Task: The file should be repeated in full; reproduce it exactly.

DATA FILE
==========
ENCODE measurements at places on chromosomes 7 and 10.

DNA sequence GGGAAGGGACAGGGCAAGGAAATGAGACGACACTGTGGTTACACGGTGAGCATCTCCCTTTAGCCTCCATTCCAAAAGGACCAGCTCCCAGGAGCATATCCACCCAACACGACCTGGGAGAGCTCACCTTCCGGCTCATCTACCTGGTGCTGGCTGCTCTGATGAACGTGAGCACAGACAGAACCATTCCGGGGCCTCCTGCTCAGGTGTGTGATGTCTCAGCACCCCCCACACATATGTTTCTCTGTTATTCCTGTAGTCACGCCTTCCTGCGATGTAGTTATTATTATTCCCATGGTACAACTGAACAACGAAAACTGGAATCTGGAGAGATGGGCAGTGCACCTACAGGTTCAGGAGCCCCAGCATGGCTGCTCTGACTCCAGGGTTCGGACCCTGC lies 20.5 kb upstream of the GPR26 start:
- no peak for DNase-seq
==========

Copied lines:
ENCODE measurements at places on chromosomes 7 and 10.

DNA sequence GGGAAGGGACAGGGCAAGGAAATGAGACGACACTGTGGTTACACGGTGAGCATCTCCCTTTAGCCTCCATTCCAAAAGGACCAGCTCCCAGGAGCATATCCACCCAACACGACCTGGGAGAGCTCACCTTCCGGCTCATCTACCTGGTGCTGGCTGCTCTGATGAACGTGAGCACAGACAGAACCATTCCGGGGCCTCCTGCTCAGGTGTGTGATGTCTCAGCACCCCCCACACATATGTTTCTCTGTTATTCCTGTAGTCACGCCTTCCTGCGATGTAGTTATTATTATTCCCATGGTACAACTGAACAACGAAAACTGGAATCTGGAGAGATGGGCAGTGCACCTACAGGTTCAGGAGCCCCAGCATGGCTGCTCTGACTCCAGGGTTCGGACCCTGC lies 20.5 kb upstream of the GPR26 start:
- no peak for DNase-seq